• pnrtrip “Person Number 3. Sibling”
  • pnrquad “Person Number 4. Sibling”
  • pnralt “Old Household And Person Number”
  • pnrneu “New Household And Person Number”

Versioning and Harmonization

In some cases, variables in long format with the same content but collected differently need to be harmonized to ensure that they remain consistent and comparable over time. Starting with SOEP Core v.34, SOEP offers versioning and harmonization solutions for such variables in all Original Data in long format. The SOEP user community can recognize these versions and harmonizations in the variable name. The “_v” suffix indicates possible differences in a variable. Harmonization suggestions generated by SOEP from the different versions of these variables can be recognized with the “_h” suffix. In general, particular caution is required when using variables marked “_v” or “_h”:

1.) Differences in Response Options

Variables are versioned and harmonized because the response options have changed over time.

2.) Differences in Coding of Response Options

Variables are versioned and harmonized because the coding of the response options has changed over time. Since the values of certain response options can change, it is not possible to easily integrate the various wave-specific variables into a variable in long format. The variable must be appropriately harmonized to be useable.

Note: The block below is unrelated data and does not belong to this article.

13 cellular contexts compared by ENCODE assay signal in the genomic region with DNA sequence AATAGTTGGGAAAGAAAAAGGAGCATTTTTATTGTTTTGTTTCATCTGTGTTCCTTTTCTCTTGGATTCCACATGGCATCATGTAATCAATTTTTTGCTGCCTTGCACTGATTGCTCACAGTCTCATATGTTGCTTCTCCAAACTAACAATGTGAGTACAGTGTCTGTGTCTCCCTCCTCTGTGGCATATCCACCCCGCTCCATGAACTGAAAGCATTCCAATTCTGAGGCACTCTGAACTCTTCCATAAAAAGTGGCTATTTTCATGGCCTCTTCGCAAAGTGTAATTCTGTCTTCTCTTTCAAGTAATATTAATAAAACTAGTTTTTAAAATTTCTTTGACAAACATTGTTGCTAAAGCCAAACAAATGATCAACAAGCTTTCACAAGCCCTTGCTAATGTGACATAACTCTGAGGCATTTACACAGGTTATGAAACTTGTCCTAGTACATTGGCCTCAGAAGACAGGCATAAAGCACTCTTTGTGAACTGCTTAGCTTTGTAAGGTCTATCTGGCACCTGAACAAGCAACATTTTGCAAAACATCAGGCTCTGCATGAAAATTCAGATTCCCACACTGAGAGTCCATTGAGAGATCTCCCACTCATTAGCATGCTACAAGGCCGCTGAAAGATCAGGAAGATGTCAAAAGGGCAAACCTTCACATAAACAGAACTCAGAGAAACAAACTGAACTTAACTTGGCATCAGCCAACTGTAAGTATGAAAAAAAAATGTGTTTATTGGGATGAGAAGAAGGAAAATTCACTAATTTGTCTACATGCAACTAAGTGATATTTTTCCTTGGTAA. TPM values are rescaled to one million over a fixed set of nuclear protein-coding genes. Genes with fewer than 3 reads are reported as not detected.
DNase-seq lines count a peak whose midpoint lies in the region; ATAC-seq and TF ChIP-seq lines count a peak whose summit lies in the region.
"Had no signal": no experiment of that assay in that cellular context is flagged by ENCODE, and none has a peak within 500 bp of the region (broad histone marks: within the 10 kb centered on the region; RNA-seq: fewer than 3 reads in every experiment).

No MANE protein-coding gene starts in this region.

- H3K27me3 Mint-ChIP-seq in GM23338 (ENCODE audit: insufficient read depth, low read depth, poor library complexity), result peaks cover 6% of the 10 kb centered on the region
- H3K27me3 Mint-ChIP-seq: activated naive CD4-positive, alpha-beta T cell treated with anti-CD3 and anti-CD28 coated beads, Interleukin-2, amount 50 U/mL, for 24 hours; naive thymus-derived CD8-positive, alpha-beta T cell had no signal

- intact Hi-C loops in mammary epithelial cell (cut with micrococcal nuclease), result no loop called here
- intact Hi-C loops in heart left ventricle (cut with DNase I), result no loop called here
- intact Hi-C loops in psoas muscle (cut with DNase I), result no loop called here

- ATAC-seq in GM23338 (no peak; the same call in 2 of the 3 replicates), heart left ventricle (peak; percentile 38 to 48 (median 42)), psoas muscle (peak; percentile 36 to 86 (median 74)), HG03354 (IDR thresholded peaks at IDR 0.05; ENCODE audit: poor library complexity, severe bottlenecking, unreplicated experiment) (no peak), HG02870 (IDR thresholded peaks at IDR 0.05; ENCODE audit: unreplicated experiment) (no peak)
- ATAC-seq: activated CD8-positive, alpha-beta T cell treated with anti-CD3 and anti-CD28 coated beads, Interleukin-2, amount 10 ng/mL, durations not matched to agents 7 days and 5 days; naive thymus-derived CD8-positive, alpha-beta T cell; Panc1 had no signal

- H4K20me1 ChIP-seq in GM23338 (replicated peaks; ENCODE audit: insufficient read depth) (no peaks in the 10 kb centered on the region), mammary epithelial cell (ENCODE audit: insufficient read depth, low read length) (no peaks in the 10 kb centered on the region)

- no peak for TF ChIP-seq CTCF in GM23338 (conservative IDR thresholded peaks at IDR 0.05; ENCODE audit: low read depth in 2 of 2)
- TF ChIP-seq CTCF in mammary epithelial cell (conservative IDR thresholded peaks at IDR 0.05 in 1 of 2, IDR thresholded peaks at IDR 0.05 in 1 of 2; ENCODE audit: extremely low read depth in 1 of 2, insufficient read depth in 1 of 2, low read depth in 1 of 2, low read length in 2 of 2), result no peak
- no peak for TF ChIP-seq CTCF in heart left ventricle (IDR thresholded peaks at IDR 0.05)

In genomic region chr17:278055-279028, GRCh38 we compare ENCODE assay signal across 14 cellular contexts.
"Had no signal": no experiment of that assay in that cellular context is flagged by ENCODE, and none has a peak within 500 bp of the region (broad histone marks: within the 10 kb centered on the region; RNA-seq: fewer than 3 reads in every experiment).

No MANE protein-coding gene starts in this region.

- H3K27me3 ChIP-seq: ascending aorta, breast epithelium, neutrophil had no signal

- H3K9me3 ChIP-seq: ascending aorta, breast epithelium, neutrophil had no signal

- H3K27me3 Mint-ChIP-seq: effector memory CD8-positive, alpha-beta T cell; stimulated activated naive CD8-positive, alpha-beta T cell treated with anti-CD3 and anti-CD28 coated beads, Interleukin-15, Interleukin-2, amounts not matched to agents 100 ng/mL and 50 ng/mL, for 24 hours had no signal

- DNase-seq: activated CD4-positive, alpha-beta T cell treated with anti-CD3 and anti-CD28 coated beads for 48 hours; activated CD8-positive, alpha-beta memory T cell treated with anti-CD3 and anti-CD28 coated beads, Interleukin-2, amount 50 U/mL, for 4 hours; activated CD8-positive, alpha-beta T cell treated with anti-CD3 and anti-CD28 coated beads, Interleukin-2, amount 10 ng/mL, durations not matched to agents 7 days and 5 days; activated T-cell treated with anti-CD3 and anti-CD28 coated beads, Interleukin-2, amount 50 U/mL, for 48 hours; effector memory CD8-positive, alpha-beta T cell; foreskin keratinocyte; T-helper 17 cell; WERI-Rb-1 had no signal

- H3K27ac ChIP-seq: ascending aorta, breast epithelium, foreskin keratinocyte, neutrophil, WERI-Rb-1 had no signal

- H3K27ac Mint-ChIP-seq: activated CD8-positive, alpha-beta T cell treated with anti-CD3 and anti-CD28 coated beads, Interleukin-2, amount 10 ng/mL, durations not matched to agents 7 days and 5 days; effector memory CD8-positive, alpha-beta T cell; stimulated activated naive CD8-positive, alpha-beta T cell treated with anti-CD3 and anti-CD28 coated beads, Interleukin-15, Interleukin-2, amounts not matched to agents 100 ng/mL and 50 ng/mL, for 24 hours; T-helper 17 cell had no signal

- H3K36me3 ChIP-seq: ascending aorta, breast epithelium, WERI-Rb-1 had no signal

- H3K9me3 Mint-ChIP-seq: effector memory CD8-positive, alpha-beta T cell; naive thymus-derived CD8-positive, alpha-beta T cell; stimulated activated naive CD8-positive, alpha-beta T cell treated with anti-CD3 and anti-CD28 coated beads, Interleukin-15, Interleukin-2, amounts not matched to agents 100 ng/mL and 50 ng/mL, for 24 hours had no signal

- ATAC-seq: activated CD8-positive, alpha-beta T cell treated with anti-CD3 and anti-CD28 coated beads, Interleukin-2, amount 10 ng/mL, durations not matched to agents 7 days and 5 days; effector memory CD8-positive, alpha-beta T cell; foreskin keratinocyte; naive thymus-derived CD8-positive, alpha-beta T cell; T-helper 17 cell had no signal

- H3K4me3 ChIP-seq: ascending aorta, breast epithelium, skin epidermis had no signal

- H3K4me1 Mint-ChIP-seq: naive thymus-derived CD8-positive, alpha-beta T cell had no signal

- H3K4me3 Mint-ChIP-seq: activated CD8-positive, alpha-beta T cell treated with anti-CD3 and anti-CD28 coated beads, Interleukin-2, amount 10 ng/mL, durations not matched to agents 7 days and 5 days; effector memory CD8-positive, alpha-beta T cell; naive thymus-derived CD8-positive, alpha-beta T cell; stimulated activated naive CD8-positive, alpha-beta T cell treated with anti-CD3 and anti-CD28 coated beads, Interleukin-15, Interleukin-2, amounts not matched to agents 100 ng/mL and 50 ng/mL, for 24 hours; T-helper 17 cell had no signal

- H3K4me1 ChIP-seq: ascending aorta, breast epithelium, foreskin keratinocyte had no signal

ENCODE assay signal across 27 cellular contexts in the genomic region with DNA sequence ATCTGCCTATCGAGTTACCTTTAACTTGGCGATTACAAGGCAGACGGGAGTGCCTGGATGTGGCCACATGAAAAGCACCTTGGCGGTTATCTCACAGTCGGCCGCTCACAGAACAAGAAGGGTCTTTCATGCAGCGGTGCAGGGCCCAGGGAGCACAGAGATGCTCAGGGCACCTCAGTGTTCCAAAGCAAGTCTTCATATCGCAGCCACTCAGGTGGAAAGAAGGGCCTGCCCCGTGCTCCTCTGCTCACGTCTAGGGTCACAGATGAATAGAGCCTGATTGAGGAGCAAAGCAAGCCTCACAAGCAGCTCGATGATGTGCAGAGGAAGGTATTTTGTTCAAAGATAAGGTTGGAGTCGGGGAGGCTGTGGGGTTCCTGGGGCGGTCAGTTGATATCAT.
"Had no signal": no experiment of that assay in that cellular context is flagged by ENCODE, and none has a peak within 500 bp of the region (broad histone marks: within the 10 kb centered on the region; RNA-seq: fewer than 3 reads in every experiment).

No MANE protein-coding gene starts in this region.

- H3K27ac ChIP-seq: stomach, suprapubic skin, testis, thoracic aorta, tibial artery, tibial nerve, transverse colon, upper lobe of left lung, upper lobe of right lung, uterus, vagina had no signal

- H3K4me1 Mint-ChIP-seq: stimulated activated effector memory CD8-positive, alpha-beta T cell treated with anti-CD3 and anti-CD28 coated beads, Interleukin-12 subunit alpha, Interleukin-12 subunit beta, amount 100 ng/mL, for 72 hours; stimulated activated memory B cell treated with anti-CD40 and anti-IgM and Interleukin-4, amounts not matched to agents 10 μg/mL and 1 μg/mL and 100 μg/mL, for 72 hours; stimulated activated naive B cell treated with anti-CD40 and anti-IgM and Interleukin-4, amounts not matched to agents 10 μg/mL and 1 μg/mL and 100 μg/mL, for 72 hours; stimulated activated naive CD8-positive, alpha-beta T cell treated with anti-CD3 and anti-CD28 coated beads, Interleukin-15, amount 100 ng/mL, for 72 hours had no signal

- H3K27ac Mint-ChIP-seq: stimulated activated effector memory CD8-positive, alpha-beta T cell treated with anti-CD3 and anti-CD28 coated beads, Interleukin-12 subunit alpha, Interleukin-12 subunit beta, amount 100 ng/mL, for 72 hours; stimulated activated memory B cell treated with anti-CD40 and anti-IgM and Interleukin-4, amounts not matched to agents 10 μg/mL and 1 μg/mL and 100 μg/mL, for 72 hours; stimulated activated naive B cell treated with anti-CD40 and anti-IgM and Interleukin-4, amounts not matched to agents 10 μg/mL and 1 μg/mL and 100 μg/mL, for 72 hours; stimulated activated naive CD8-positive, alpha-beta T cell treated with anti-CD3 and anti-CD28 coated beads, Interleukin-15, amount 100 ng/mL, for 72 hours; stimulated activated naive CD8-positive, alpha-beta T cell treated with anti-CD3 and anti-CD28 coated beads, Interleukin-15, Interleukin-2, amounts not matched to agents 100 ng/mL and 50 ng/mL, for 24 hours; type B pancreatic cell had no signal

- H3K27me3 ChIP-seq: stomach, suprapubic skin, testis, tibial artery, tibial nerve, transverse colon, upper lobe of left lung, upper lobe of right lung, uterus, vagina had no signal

3.) Content Differences in the Questions.

Variables are versioned and harmonized because the questions were asked differently in different years, but the content belongs together. If the content or wording of the question changes, the wave-specific variables cannot easily be integrated into a long variable.

4.) Change of Question Type.

Variables are versioned and harmonized because the questions were asked differently in different years, for example as a question with multiple response options and later as a question with a single response option. A possible multiple answer in certain years makes it difficult to easily integrate the wave-specific variables into a variable in long format.

5.) Euro harmonization